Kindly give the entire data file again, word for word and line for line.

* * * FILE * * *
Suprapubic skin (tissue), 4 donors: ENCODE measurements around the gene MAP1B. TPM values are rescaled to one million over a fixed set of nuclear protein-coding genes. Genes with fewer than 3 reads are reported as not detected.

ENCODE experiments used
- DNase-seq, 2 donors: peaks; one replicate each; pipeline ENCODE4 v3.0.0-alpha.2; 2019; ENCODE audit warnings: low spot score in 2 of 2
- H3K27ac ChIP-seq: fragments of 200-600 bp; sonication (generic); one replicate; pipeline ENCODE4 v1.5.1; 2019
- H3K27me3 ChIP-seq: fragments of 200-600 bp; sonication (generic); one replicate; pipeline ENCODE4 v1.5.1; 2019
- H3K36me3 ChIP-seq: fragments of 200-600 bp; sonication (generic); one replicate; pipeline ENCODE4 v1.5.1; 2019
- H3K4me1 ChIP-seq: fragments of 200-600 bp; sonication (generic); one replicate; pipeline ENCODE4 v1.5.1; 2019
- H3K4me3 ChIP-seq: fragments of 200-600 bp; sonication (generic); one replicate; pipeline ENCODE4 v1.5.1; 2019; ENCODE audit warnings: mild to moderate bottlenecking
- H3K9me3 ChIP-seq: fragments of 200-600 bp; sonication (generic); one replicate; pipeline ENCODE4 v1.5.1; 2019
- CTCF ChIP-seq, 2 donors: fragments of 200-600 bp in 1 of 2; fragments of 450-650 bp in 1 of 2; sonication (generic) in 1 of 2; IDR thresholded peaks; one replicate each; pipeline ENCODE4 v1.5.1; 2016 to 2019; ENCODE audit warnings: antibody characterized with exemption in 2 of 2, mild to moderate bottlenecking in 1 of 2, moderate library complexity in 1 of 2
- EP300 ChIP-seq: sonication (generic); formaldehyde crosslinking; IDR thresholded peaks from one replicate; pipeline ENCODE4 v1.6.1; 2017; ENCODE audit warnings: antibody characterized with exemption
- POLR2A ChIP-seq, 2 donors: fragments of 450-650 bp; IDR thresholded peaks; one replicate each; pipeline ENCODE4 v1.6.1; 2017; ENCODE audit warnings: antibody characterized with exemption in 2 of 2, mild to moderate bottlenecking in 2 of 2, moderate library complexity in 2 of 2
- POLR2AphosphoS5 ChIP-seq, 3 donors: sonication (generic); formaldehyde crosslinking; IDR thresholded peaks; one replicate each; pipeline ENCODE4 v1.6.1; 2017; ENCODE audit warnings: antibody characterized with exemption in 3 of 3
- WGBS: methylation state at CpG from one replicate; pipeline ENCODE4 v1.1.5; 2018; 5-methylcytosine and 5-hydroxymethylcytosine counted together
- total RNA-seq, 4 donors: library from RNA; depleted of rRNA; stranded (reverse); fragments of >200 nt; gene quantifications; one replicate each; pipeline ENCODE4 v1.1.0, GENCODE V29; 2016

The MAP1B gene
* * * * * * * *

Suprapubic skin (tissue), 4 donors: ENCODE measurements around the gene MAP1B. TPM values are rescaled to one million over a fixed set of nuclear protein-coding genes. Genes with fewer than 3 reads are reported as not detected.

ENCODE experiments used
- DNase-seq, 2 donors: peaks; one replicate each; pipeline ENCODE4 v3.0.0-alpha.2; 2019; ENCODE audit warnings: low spot score in 2 of 2
- H3K27ac ChIP-seq: fragments of 200-600 bp; sonication (generic); one replicate; pipeline ENCODE4 v1.5.1; 2019
- H3K27me3 ChIP-seq: fragments of 200-600 bp; sonication (generic); one replicate; pipeline ENCODE4 v1.5.1; 2019
- H3K36me3 ChIP-seq: fragments of 200-600 bp; sonication (generic); one replicate; pipeline ENCODE4 v1.5.1; 2019
- H3K4me1 ChIP-seq: fragments of 200-600 bp; sonication (generic); one replicate; pipeline ENCODE4 v1.5.1; 2019
- H3K4me3 ChIP-seq: fragments of 200-600 bp; sonication (generic); one replicate; pipeline ENCODE4 v1.5.1; 2019; ENCODE audit warnings: mild to moderate bottlenecking
- H3K9me3 ChIP-seq: fragments of 200-600 bp; sonication (generic); one replicate; pipeline ENCODE4 v1.5.1; 2019
- CTCF ChIP-seq, 2 donors: fragments of 200-600 bp in 1 of 2; fragments of 450-650 bp in 1 of 2; sonication (generic) in 1 of 2; IDR thresholded peaks; one replicate each; pipeline ENCODE4 v1.5.1; 2016 to 2019; ENCODE audit warnings: antibody characterized with exemption in 2 of 2, mild to moderate bottlenecking in 1 of 2, moderate library complexity in 1 of 2
- EP300 ChIP-seq: sonication (generic); formaldehyde crosslinking; IDR thresholded peaks from one replicate; pipeline ENCODE4 v1.6.1; 2017; ENCODE audit warnings: antibody characterized with exemption
- POLR2A ChIP-seq, 2 donors: fragments of 450-650 bp; IDR thresholded peaks; one replicate each; pipeline ENCODE4 v1.6.1; 2017; ENCODE audit warnings: antibody characterized with exemption in 2 of 2, mild to moderate bottlenecking in 2 of 2, moderate library complexity in 2 of 2
- POLR2AphosphoS5 ChIP-seq, 3 donors: sonication (generic); formaldehyde crosslinking; IDR thresholded peaks; one replicate each; pipeline ENCODE4 v1.6.1; 2017; ENCODE audit warnings: antibody characterized with exemption in 3 of 3
- WGBS: methylation state at CpG from one replicate; pipeline ENCODE4 v1.1.5; 2018; 5-methylcytosine and 5-hydroxymethylcytosine counted together
- total RNA-seq, 4 donors: library from RNA; depleted of rRNA; stranded (reverse); fragments of >200 nt; gene quantifications; one replicate each; pipeline ENCODE4 v1.1.0, GENCODE V29; 2016

The MAP1B gene